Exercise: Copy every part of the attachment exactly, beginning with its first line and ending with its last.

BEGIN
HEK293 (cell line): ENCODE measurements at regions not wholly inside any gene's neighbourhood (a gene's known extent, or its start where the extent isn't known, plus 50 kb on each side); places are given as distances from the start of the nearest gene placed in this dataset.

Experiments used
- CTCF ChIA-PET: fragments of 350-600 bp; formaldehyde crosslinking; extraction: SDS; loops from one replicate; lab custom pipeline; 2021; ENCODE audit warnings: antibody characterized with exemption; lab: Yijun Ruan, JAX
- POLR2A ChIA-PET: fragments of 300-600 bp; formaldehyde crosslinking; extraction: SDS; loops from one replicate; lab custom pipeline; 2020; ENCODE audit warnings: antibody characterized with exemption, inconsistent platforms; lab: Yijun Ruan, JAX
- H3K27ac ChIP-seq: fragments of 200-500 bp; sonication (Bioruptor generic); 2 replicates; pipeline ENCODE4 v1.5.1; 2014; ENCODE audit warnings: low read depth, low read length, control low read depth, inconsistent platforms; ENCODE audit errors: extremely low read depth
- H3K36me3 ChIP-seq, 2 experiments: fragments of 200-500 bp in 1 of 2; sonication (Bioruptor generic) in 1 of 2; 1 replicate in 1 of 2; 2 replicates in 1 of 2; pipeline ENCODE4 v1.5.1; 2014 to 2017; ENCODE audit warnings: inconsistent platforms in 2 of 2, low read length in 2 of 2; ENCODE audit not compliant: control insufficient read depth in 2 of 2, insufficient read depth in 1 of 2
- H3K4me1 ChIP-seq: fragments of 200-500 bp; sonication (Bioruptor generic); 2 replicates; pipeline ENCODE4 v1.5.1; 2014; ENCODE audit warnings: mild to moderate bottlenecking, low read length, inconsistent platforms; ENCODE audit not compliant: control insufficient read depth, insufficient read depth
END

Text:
HEK293 (cell line): ENCODE measurements at regions not wholly inside any gene's neighbourhood (a gene's known extent, or its start where the extent isn't known, plus 50 kb on each side); places are given as distances from the start of the nearest gene placed in this dataset.

Experiments used
- CTCF ChIA-PET: fragments of 350-600 bp; formaldehyde crosslinking; extraction: SDS; loops from one replicate; lab custom pipeline; 2021; ENCODE audit warnings: antibody characterized with exemption; lab: Yijun Ruan, JAX
- POLR2A ChIA-PET: fragments of 300-600 bp; formaldehyde crosslinking; extraction: SDS; loops from one replicate; lab custom pipeline; 2020; ENCODE audit warnings: antibody characterized with exemption, inconsistent platforms; lab: Yijun Ruan, JAX
- H3K27ac ChIP-seq: fragments of 200-500 bp; sonication (Bioruptor generic); 2 replicates; pipeline ENCODE4 v1.5.1; 2014; ENCODE audit warnings: low read depth, low read length, control low read depth, inconsistent platforms; ENCODE audit errors: extremely low read depth
- H3K36me3 ChIP-seq, 2 experiments: fragments of 200-500 bp in 1 of 2; sonication (Bioruptor generic) in 1 of 2; 1 replicate in 1 of 2; 2 replicates in 1 of 2; pipeline ENCODE4 v1.5.1; 2014 to 2017; ENCODE audit warnings: inconsistent platforms in 2 of 2, low read length in 2 of 2; ENCODE audit not compliant: control insufficient read depth in 2 of 2, insufficient read depth in 1 of 2
- H3K4me1 ChIP-seq: fragments of 200-500 bp; sonication (Bioruptor generic); 2 replicates; pipeline ENCODE4 v1.5.1; 2014; ENCODE audit warnings: mild to moderate bottlenecking, low read length, inconsistent platforms; ENCODE audit not compliant: control insufficient read depth, insufficient read depth